Three months after Irma, recovery still slow in Everglades City
The hope in Everglades City is for things to be normal, or close to it, by the new year.
That's the target date for the county to wrap up its massive debris hauling operation and have curbsides cleared of downed trees, twisted metal and broken possessions. And that's when restaurants and tour guides hope customers — fewer of them since the storm — will come back.
But those who lost their homes and have spent the last three months trying to weave through a tangled web of insurers, federal loans and federal aid still can't see any light at the end of the tunnel.
By the numbers: 2017 was most expensive US hurricane season ever
"It seems like we're jumping through hoops constantly," said Carol Sykora, whose mobile home on Plantation Island was ruined by floodwaters.
Sykora's insurer offered her about $42,000 for damage to the home, just over half her $82,100 policy. The Federal Emergency Management Agency denied her and her husband's application for an SBA loan to cover the difference. Sykora is appealing that denial.
Part of the problem is it has proven nearly impossible to bring down a contractor to walk through the gutted home and give an estimate for what it would take to repair, Sykora said.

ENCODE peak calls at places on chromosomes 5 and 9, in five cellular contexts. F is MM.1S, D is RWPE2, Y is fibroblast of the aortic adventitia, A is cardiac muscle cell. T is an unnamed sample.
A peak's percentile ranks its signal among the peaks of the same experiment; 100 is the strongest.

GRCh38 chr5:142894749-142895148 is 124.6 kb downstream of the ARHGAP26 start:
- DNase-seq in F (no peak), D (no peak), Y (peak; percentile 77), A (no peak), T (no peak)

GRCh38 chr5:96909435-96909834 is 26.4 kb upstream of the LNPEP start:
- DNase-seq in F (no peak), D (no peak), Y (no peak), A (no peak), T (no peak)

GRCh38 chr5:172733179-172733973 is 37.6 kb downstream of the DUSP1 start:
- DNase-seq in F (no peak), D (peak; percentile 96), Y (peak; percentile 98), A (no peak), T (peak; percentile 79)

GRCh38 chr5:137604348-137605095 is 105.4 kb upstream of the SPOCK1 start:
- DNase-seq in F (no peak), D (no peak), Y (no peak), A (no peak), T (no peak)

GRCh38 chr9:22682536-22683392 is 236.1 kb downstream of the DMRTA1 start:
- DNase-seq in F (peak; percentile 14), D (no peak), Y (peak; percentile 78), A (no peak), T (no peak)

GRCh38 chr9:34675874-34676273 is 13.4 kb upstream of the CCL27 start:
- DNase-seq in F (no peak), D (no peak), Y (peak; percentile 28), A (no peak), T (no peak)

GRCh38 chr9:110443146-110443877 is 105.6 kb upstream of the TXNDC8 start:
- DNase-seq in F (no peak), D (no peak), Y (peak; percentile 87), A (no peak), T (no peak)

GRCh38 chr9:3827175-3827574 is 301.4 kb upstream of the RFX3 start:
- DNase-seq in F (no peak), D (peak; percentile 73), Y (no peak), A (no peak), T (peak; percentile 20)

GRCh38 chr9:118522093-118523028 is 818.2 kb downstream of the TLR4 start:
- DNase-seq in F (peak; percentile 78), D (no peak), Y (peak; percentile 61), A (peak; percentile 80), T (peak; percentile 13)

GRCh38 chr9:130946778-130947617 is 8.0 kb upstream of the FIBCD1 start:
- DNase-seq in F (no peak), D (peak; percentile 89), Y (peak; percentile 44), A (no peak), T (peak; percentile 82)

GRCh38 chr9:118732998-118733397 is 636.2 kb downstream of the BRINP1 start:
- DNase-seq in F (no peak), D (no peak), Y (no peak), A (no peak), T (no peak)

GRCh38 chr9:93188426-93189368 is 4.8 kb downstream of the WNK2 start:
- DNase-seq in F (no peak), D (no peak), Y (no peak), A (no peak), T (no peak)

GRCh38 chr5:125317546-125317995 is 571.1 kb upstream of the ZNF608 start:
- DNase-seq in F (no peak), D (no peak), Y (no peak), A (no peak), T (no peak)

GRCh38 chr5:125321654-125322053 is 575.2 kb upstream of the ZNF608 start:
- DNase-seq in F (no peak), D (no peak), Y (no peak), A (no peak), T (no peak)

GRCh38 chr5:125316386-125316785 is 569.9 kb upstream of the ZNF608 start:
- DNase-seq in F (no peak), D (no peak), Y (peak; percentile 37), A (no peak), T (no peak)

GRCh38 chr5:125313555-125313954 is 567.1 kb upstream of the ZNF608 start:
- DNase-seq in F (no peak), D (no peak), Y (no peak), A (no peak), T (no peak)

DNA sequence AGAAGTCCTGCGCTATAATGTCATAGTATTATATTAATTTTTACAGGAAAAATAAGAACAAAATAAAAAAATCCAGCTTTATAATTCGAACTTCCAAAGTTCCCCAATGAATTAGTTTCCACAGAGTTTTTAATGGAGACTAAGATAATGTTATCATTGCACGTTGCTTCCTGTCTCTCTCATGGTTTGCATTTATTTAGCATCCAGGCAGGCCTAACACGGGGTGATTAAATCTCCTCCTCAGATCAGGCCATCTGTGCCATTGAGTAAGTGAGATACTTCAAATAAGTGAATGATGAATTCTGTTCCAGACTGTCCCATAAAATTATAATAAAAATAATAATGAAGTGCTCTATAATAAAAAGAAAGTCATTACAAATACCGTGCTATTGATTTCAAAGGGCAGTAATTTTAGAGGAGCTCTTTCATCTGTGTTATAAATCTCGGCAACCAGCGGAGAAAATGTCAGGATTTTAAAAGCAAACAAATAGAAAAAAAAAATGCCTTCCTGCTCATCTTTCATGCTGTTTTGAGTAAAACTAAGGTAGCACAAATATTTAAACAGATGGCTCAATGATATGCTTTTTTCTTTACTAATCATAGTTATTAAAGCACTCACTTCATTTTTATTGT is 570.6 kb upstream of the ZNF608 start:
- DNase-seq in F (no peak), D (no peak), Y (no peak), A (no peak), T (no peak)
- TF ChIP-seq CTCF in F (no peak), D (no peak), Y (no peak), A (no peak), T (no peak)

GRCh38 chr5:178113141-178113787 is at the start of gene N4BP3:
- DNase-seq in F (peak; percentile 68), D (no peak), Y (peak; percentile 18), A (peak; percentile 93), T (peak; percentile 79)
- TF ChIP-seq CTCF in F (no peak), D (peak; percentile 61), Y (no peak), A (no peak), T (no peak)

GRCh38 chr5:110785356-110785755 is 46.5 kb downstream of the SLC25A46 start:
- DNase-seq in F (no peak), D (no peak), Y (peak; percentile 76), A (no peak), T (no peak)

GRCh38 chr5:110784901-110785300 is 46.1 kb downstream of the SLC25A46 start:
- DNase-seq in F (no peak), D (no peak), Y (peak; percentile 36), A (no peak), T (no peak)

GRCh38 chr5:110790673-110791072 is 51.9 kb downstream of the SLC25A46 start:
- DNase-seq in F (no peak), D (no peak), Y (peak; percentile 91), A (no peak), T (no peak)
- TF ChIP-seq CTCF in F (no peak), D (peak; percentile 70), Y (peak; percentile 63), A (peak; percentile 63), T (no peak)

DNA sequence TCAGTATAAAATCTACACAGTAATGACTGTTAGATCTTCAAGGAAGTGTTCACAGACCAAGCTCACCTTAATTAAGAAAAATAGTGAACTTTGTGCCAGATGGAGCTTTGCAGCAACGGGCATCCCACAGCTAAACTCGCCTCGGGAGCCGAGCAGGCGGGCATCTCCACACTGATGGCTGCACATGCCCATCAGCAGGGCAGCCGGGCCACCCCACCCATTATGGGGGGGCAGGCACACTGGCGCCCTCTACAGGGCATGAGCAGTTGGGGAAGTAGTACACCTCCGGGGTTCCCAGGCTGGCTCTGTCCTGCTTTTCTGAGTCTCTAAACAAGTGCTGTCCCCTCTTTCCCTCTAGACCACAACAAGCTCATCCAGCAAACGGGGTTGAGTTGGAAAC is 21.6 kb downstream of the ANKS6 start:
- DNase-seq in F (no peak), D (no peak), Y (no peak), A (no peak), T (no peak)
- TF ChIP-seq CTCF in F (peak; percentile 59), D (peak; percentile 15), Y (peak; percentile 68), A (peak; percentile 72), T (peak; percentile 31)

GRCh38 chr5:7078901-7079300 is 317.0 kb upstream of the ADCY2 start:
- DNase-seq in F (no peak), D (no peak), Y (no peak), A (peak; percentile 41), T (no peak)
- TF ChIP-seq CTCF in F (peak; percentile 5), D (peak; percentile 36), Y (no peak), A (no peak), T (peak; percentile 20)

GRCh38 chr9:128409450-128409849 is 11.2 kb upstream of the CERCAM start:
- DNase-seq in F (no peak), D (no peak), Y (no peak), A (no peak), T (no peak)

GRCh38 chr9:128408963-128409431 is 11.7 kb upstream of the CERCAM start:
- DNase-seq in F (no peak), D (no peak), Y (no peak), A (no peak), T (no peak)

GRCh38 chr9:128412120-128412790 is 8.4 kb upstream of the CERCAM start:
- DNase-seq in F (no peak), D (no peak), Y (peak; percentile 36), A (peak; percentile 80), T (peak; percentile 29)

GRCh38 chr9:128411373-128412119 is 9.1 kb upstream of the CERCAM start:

"They're all so busy or they don’t want to do mobile homes or we're just too far out for them," she said.
An estimate would be needed to total the home or help show FEMA how much the insurer has come up short.
Properties throughout the Everglades City area are pushing forward with repairs and rebuilding projects, said Karen Cochran, a resident who has helped round up volunteers to remove debris.
"We do see progress, but recovery is going to be a long process," Cochran said.
Some area restaurants and businesses are still closed for repairs. Others have been open since shortly after the storm.
Weekends have been as busy as ever, said Donna Hartman of the Havana Cafe.
"But we have had a big drop during the week," Hartman said. "I'm hoping that after Christmas we'll be back to normal."
The debris piles around the city have been getting smaller and smaller, she said.
"It's getting better every day," Hartman said.
The first couple of weeks of December are always a little slow for business in Everglades City, said Pam Hilton, one of the owners of Triad Seafood Market & Cafe.
The restaurant has been open since the stone crab season began Oct.15 and hasn't seen much of a dropoff in business compared to this time last year.
"It's been pretty normal," Hilton said. "After Christmas is when it picks up. I think it's looking very good."
The county is set to begin its final sweep to collect storm debris.
"This will be to get the larger stumps and things we couldn’t get the first time or have been brought out since we've been down the street," said Margie Hapke, county spokeswoman. "We're hoping to have everything substantial complete by the first of the year. There will still be leaners and hangers and hotspots to take care of, but most of the streets will be clean."